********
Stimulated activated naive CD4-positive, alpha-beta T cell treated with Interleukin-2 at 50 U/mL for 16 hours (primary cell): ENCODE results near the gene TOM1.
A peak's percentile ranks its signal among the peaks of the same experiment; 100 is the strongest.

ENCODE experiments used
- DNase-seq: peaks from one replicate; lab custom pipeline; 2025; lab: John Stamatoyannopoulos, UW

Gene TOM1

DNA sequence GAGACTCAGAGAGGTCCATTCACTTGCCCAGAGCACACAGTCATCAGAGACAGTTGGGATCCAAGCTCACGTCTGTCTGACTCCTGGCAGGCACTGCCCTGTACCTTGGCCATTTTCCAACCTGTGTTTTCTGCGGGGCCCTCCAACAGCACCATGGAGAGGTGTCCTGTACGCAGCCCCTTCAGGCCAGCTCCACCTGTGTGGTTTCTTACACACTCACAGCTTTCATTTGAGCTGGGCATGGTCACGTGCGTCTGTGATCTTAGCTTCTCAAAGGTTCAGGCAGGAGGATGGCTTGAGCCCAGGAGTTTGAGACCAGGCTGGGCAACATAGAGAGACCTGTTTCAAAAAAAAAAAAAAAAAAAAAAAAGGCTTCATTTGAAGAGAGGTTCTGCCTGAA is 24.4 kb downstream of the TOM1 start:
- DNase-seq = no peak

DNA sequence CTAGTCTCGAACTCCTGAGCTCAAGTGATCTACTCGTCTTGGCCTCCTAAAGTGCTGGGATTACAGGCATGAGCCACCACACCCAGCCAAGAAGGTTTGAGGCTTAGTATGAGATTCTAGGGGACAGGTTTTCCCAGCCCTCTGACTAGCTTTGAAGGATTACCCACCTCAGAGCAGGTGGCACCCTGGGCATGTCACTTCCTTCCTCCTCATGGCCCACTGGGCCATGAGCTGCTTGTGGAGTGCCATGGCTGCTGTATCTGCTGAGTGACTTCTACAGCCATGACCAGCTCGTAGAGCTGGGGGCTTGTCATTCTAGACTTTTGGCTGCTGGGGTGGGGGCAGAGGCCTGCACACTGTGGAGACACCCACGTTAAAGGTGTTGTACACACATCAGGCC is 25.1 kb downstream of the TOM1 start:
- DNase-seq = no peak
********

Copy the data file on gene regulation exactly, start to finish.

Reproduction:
Stimulated activated naive CD4-positive, alpha-beta T cell treated with Interleukin-2 at 50 U/mL for 16 hours (primary cell): ENCODE results near the gene TOM1.
A peak's percentile ranks its signal among the peaks of the same experiment; 100 is the strongest.

ENCODE experiments used
- DNase-seq: peaks from one replicate; lab custom pipeline; 2025; lab: John Stamatoyannopoulos, UW

Gene TOM1

DNA sequence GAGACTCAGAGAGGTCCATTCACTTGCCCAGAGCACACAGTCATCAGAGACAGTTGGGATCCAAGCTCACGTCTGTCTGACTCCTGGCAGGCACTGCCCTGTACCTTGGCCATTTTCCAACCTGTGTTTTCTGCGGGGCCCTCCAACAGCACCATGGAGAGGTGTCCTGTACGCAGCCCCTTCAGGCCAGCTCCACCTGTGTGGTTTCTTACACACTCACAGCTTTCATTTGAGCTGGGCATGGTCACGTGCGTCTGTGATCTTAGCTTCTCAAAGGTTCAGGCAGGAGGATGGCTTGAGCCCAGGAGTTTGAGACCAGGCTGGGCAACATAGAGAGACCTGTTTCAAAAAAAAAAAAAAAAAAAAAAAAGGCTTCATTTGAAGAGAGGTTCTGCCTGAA is 24.4 kb downstream of the TOM1 start:
- DNase-seq = no peak

DNA sequence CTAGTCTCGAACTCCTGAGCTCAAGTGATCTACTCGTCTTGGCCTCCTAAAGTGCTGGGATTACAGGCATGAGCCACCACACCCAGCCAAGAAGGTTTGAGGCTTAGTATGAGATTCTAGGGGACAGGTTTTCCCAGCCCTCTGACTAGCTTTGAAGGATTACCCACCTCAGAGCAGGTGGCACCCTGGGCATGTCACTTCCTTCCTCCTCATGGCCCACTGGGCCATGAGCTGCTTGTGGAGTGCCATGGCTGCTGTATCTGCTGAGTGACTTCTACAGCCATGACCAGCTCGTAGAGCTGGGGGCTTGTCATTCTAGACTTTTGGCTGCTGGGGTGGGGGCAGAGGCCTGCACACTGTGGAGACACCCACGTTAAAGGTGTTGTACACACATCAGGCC is 25.1 kb downstream of the TOM1 start:
- DNase-seq = no peak